There is a disconnect between what goes on in biotechnology laboratories and what people construe. To bridge this gap, scientists have to step out and engage with the public, using words the layman can understand.
Science communication requires a vocabulary that speaks directly to and resonates with whoever you are addressing. Apart from students and the ordinary person, your target audience could be stakeholders who can make science more accessible and popular, decide policy based on empirical data, monitor procedures or draw up regulations for their application, says Dr Mahaletchumy Arujanan, executive director of the Malaysian Biotechnology Information Centre (Mabic).
Maha — “Call me that”, she says — sees science in everything and is zealous about convincing anyone who will listen that it is not an isolated subject or only for the elite. “It is not easy, but not impossible to communicate science. It’s for everyone and affects everything we do,” she says.
What complicates the subject are the futuristic aspects that make people baulk at untoward scenarios, adds the science communicator, referring to the Chinese biophysicist who claimed he altered the genetic make-up of a pair of twins and was jailed last December.
“A lot of the time, scientists are perceived to be playing with nature because we are tweaking crops, coming up with vaccines and antiviral things and editing genes,” Maha explains. These trigger safety concerns and, as a result, potential biotechnology tools are not approved.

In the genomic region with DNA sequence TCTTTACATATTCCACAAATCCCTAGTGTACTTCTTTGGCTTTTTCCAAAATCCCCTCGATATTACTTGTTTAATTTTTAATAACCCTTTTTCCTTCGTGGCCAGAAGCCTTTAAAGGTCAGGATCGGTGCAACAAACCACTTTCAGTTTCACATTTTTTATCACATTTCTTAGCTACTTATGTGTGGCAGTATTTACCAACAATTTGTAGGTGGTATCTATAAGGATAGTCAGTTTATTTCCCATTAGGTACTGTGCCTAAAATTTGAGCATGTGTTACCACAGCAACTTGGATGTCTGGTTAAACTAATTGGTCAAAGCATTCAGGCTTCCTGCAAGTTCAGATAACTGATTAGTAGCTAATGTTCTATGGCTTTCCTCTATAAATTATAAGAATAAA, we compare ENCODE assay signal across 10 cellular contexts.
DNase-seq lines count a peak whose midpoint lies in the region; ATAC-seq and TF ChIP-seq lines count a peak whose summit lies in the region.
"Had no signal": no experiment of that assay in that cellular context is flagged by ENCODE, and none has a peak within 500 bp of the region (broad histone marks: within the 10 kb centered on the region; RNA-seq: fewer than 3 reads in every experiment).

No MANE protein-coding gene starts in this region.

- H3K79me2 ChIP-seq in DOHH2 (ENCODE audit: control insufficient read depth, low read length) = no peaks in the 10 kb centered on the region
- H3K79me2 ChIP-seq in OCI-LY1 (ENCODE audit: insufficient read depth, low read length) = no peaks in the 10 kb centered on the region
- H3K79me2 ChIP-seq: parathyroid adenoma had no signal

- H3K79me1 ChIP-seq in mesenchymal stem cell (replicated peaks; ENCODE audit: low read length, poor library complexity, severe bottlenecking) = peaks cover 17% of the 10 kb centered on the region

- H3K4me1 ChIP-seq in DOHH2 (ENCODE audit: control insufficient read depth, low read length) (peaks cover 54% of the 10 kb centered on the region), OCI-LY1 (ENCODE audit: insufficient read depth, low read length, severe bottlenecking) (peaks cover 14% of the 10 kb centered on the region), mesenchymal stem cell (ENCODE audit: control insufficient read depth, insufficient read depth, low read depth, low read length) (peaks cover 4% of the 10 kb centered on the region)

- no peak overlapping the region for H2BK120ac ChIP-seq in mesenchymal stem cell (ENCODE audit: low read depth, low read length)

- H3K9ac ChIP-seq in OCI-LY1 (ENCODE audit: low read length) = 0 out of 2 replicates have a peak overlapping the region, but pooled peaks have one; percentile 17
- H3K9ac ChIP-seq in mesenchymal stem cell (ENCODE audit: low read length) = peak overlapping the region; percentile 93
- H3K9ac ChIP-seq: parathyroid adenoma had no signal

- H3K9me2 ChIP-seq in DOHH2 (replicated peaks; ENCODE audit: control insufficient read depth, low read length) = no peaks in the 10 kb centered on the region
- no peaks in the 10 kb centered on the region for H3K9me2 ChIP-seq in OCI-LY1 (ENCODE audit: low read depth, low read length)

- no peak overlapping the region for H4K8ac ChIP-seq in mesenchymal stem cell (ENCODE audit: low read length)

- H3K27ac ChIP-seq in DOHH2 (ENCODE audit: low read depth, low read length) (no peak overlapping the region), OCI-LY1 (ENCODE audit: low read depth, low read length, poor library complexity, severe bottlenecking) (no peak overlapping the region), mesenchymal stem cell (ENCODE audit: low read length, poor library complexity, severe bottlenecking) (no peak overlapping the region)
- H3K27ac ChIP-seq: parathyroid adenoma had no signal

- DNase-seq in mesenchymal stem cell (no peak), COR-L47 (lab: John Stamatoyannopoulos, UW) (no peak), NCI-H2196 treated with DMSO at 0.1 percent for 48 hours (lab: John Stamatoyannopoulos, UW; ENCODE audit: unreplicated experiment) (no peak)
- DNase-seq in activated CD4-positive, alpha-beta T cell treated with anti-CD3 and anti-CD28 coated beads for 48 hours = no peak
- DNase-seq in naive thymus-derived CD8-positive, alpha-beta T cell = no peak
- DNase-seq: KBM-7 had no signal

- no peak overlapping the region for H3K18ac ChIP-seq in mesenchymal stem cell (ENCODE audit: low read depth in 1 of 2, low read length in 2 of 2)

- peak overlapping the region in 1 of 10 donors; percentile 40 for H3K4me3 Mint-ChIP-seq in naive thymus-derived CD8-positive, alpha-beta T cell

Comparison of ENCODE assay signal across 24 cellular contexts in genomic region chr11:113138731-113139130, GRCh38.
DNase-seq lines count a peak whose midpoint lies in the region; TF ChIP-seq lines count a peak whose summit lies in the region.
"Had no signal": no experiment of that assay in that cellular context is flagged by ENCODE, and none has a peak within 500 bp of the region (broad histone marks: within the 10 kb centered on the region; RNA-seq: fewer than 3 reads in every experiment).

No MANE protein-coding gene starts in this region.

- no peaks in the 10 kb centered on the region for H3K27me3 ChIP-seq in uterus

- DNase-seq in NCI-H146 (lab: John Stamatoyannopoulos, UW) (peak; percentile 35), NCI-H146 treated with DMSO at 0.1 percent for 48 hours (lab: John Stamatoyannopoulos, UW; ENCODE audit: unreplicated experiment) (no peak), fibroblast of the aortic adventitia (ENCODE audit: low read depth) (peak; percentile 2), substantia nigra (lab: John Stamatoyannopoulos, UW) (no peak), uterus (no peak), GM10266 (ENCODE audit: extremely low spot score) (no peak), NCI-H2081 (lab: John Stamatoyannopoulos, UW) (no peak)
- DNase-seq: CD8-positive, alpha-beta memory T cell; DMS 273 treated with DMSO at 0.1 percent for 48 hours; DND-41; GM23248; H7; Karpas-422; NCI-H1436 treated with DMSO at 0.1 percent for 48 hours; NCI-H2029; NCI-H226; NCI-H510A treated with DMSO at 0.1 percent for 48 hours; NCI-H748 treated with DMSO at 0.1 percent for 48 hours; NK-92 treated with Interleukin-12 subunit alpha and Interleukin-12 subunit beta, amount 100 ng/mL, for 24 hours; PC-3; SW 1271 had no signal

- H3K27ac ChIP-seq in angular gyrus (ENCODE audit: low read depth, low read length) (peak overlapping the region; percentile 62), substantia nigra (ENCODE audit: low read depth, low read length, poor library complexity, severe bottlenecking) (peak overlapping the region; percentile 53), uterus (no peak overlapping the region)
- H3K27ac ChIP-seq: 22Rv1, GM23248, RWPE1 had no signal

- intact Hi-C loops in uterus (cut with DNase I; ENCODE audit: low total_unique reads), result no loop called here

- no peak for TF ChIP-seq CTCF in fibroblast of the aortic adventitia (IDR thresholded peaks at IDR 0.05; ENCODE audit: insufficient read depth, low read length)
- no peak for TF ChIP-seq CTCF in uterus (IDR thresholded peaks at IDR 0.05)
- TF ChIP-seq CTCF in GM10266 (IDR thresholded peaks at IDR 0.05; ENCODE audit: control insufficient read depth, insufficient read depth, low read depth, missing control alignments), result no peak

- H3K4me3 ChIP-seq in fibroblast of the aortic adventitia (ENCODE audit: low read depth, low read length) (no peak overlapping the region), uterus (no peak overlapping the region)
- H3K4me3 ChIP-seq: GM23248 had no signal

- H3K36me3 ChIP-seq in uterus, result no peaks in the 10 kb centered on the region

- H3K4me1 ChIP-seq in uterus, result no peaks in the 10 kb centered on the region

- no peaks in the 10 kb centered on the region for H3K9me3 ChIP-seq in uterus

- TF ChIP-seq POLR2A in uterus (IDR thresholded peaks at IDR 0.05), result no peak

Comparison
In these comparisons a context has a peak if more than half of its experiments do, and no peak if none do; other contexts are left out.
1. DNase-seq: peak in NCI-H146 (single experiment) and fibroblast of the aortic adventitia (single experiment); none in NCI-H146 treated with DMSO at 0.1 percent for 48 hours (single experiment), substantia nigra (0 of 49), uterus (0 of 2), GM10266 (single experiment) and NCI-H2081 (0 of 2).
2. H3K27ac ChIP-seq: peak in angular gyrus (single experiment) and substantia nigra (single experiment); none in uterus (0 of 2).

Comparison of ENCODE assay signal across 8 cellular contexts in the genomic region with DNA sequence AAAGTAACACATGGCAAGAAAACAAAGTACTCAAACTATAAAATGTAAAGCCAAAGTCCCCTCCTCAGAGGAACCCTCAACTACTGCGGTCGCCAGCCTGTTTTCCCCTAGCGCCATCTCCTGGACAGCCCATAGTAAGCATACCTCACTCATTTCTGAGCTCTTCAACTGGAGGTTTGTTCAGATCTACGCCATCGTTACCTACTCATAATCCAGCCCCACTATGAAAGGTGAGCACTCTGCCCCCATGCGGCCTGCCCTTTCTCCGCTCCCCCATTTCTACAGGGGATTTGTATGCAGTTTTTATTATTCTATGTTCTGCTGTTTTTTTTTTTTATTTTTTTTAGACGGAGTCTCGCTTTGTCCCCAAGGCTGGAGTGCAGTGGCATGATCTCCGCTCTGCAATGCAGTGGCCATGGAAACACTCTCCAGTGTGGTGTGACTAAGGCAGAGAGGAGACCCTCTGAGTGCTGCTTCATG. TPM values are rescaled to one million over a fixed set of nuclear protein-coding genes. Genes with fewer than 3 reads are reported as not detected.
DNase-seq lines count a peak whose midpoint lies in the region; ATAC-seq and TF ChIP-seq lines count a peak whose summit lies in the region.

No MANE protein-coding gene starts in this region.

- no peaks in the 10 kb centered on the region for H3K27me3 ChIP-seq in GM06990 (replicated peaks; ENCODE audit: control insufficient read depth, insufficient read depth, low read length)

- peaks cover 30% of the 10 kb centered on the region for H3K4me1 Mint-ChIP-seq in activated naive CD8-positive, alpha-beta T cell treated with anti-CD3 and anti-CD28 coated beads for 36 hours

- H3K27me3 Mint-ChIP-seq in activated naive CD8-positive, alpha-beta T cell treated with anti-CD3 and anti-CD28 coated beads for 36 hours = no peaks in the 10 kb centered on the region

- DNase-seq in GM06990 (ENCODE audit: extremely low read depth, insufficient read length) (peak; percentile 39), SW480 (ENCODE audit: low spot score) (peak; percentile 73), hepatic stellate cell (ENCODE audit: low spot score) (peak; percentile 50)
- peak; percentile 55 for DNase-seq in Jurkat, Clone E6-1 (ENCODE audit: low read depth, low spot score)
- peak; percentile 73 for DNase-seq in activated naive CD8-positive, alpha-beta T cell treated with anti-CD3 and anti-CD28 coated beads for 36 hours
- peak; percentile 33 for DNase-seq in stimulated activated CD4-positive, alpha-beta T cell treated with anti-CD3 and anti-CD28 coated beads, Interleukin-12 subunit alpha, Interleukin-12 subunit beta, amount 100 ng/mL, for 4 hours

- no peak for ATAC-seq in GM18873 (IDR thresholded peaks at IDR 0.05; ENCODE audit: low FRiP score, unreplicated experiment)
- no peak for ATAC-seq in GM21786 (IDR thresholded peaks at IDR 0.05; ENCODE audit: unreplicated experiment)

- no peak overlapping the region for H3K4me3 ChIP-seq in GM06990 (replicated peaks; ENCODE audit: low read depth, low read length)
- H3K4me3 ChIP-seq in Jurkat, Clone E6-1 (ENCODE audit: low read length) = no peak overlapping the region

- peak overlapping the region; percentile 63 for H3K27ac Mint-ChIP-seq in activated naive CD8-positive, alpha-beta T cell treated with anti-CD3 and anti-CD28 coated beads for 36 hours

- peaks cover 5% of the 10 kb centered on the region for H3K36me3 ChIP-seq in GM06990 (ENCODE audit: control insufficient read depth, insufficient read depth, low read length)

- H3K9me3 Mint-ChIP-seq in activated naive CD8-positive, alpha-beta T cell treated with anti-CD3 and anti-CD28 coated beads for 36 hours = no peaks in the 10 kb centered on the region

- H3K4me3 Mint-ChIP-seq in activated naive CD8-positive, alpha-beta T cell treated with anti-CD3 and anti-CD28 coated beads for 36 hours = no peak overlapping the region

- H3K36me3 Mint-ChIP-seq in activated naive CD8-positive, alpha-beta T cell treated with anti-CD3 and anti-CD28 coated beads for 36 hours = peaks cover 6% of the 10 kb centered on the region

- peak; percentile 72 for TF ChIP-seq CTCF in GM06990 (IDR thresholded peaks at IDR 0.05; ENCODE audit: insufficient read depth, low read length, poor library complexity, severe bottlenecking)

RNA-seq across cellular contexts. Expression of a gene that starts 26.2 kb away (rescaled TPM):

Misinformation, bad press and fear of the unknown affect how we view science, Maha adds. All the more reason to boost literacy so those in lab coats can better explain what they are doing, how and why. This will give people the facts about, say, genetically modified (GM) foods, bamboo tableware, and bats and the novel coronavirus, so they have a clearer picture of the disciplines related to biotech and what each involves.
The “why” factor can make the difference between a cursory interest in a breakthrough and access to credible information for those who will benefit from it, says Maha. She holds a master’s degree in biotech but realised that examining and analysing molecules and cells was not for her. Instead, she chose to collate news on science to create awareness. Thus her PhD was in science communication.
A student may like science but not wish to study biology. “I don’t think that’s wrong. We need interested and curious marketeers, salespeople, fund managers, accountants, teachers and journalists to help people comprehend what’s going on and raise interest in the subject.”
Mabic promotes biotech in Malaysia by providing government agencies, research institutes, universities, farmers, trade groups, industry leaders and the media with accurate and evidence-based resources. Guided by that, they can make informed decisions on foods and nutrition, healthcare, environment management and lifestyle choices.
For the full story, pick up a copy of The Edge Malaysia (June 29, 2020) at your nearest news stand. Save by subscribing to us for your print and/or digital copy.